Guest speakers included Wayne Hemingway and Dr Adam Read from the AEA. Wayne delightfully re-counted stories of his thrifty upbringing with ends of the soap in jam jars; how he got started fixing up Dr. Martin boots with a blow-torch to seal the soles and reselling them in Camden Market; to the success of this years Vintage at Goodwood with 50,000 festival-goers celebrating the reuse of clothing, music and culture.

After the talks people were invited to ask questions. At this point designers and architects got a bit of a slating from a member of the audience. “Why can’t architects/designers just design things so there is much little waste and re-use materials?” Matthew Thomson’s (Chief Executive of LCRN) rightly pointed out that certain materials have a life and after that (especially in the building industry) it would be unsafe to reuse certain materials.

As a designer working in the industry for over 17 years, I have tried this fight this fight from the inside out. Great efforts have been made to change the way products are manufactured but like everything it’s an evolution not a revolution. Many more products today, as opposed to 10 years ago, are being made from materials that can and have been recycled and this change has predominantly happened through consumer demand not policy. At the end of the day most manufacturers still want to cut their bottom line – taking the “cheaper” option.

The biggest issue for me is” built in obsolescence.” Manufacturers are not designing products that are robust and easy to fix. The easy repair of their goods creates longevity meaning less things will be purchased – and this is not good for business.

From the outside in, using Ecomodo, we hope to change consumer behaviour to drive change in manufacture. By enabling people to borrow items instead of buying new we are delivering an alternative to retail and as consumer understanding grows, we can use this as an intervention. If they choose to still buy and not borrow, they will start to consider the life-time of the product – how many times they will use it and in turn lend it out. They will begin to think of household products as assets and not just throw-away. Using consumer demand we can sway manufacturers to make robust, fixable products built to last.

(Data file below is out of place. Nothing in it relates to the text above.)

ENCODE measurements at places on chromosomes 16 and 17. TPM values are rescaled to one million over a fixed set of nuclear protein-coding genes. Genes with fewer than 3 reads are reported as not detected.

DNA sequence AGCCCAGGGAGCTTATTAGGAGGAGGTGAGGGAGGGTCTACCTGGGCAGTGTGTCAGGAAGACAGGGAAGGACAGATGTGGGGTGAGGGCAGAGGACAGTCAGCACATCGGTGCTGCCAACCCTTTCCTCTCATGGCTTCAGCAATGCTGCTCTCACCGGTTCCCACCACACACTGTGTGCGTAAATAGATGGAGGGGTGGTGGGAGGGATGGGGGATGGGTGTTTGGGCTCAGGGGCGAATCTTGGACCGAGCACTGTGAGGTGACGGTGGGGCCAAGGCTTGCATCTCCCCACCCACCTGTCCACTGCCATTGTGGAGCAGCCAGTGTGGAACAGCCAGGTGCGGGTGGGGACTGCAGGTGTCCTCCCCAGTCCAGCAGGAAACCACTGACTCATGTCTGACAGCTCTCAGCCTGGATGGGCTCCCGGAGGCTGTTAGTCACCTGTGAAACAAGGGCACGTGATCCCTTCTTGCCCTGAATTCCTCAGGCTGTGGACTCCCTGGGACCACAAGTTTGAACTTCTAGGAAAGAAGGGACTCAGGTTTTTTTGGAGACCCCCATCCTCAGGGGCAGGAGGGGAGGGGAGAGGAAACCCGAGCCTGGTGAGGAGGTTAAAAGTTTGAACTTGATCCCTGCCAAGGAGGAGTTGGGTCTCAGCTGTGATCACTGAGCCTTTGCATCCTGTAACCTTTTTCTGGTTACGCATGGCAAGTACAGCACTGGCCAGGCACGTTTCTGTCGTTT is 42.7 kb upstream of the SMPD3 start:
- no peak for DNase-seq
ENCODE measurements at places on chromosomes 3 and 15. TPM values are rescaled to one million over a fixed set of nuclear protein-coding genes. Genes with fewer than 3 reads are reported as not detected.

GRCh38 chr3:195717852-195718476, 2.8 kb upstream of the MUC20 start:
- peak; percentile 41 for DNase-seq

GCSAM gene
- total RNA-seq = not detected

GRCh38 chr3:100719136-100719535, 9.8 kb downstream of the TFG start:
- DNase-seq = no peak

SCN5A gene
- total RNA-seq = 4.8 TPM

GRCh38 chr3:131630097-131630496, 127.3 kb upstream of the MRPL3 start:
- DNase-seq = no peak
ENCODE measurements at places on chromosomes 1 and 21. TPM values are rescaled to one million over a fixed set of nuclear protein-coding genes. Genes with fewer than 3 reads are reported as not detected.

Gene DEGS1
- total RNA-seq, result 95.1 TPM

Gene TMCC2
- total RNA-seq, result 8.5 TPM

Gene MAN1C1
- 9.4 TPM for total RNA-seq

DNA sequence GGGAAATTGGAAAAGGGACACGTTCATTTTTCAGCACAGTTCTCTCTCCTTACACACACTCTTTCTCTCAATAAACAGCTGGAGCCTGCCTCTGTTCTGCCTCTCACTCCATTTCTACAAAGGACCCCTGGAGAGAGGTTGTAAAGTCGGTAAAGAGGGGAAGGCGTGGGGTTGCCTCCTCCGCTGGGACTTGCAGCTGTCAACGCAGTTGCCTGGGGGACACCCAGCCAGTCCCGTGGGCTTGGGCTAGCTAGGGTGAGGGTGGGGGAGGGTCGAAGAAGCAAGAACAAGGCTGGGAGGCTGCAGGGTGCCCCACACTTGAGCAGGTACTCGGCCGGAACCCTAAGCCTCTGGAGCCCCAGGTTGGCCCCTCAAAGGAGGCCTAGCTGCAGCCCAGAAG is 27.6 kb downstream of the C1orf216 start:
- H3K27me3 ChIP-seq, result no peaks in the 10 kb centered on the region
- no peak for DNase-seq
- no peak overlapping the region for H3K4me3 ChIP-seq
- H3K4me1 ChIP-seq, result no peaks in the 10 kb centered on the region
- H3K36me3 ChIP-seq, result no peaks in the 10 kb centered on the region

It is great to be at the start of The London Reuse Network as this powerful initiative can too make people think differently about where, how and why they purchase the products they do. For it the work – it needs to have complete consumer appeal – so more vintage – less charity shop. This year has seen a massive upsurge in the trend of vintage so in order to capture the heart, minds and purse strings of our consumers perhaps they need to think about what’s next – beyond vintage.

image borrowed from LCRN

london lending ..

August 7, 2010

We are very pleased to announce that Recycle For London have become a friend of Ecomodo. Through their website they are encouraging all Londoners to use Ecomodo and prevent waste by borrowing the things they need instead of buying. Recycle for London is an initiative run by the Greater London Authority (GLA). And with the recent launch of Boris’s Bikes  .. “Is borrowing the new buying?

10:10:10 .. what will you be doing ?

August 5, 2010

We’re supporting 10:10:10 to equip people to make a difference! The environmental charity 10:10 has joined forces with 350.org to inspire people around the world to do a positive action on October 10 2010. On this day, thousands individuals, schools, businesses and other organisations will take simple steps to save energy and reduce their emissions. Do something good on 10:10:10 and find out how we can help.

10:10

May 10, 2010

Read our guest blog on 10:10

For those that haven’t heard of 10:10, it is an ambitious project to unite every sector of society behind one simple idea: we all commit to reduce our emissions by 10% in 2010, then work together to make it happen.  If you haven’t already – Join 10:10 and cut your carbon emission.

image borrowed: 10:10uk’s photostream | Flickr | Creative Commons